While a murder mystery, the plot is fairly upside down (or down under?!): the (spoiler!) assumed victim is missing for most of the novel, the (spoiler!) extracted gold is not apparently stolen but rather lacks owner(s), and the most moral character of the story ends up being the local prostitute. The central notion of the twelve men in a council each bringing a new light on the disappearance of Emery Staines is a neat if not that innovative literary trick but twelve is a large number which means following many threads, some being dead-ends, to gather an appearance of a view on the whole story. As in Rashomon, one finishes the story with a deep misgiving as to who did what, after so many incomplete and biased accountings. Unlike Rashomon, it alas takes forever to reach this point!

ah ces enseignants..!

Posted in Kids, pictures, Travel on April 16, 2015 by xi'an

belgie

reis naar Amsterdam

Posted in Books, Kids, pictures, Running, Statistics, Travel, University life, Wines with tags , , , , , , , , , , , , , on April 16, 2015 by xi'an

Amster4On Monday, I went to Amsterdam to give a seminar at the University of Amsterdam, in the department of psychology. And to visit Eric-Jan Wagenmakers and his group there. And I had a fantastic time! I talked about our mixture proposal for Bayesian testing and model choice without getting hostile or adverse reactions from the audience, quite the opposite as we later discussed this new notion for several hours in the café across the street. I also had the opportunity to meet with Peter Grünwald [who authored a book on the minimum description length principle] pointed out a minor inconsistency of the common parameter approach, namely that the Jeffreys prior on the first model did not have to coincide with the Jeffreys prior on the second model. (The Jeffreys prior for the mixture being unavailable.) He also wondered about a more conservative property of the approach, compared with the Bayes factor, in the sense that the non-null parameter could get closer to the null-parameter while still being identifiable.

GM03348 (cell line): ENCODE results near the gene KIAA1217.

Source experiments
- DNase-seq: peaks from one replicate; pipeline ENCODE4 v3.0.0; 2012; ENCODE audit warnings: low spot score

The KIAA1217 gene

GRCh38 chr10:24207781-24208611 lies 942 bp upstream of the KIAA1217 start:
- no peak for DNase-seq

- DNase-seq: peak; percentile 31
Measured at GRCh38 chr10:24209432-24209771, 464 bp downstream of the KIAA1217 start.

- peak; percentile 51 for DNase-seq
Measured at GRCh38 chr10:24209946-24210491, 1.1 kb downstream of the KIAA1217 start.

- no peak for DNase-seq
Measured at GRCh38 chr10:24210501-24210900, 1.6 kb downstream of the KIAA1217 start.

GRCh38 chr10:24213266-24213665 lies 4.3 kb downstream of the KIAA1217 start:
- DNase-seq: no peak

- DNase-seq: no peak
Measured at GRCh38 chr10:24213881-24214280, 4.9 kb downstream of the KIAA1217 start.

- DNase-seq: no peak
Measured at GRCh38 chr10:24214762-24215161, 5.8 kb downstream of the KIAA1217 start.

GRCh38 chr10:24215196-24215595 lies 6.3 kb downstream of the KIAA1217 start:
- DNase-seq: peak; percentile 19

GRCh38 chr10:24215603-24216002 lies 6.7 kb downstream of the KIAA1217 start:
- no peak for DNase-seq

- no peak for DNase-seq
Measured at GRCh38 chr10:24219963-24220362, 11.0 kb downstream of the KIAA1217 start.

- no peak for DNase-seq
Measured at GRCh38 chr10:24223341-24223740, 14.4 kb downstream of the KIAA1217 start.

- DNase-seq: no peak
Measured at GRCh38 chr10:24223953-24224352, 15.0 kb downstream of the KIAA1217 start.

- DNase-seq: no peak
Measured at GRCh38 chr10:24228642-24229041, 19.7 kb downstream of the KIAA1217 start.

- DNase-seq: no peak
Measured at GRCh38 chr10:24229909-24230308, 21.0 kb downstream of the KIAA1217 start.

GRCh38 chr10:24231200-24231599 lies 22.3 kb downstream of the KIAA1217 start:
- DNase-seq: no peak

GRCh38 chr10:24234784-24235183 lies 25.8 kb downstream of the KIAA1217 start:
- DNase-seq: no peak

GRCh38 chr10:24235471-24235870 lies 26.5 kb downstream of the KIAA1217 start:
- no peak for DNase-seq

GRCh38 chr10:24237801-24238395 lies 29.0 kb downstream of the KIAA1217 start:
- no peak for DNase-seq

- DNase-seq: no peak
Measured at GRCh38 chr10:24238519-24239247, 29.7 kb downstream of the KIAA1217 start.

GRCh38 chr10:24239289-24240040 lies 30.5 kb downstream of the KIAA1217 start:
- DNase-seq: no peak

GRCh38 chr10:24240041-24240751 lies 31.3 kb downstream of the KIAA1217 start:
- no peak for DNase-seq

Amster6Among the many persons I met in the department, Maarten Marsman talked to me about his thesis research, Plausible values in statistical inference, which involved handling the Ising model [a non-sparse Ising model with O(p²) parameters] by an auxiliary representation due to Marc Kac and getting rid of the normalising (partition) constant by the way. (Warning, some approximations involved!) And who showed me a simple probit example of the Gibbs sampler getting stuck as the sample size n grows. Simply because the uniform conditional distribution on the parameter concentrates faster (in 1/n) than the posterior (in 1/√n). This does not come as a complete surprise as data augmentation operates in an n-dimensional space. Hence it requires more time to get around. As a side remark [still worth printing!], Maarten dedicated his thesis as “To my favourite random variables , Siem en Fem, and to my normalizing constant, Esther”, from which I hope you can spot the influence of at least two of my book dedications! As I left Amsterdam on Tuesday, I had time for a enjoyable dinner with E-J’s group, an equally enjoyable early morning run [with perfect skies for sunrise pictures!], and more discussions in the department. Including a presentation of the new (delicious?!) Bayesian software developed there, JASP, which aims at non-specialists [i.e., researchers unable to code in R, BUGS, or, God forbid!, STAN] And about the consequences of mixture testing in some psychological experiments. Once again, a fantastic time discussing Bayesian statistics and their applications, with a group of dedicated and enthusiastic Bayesians!Amster12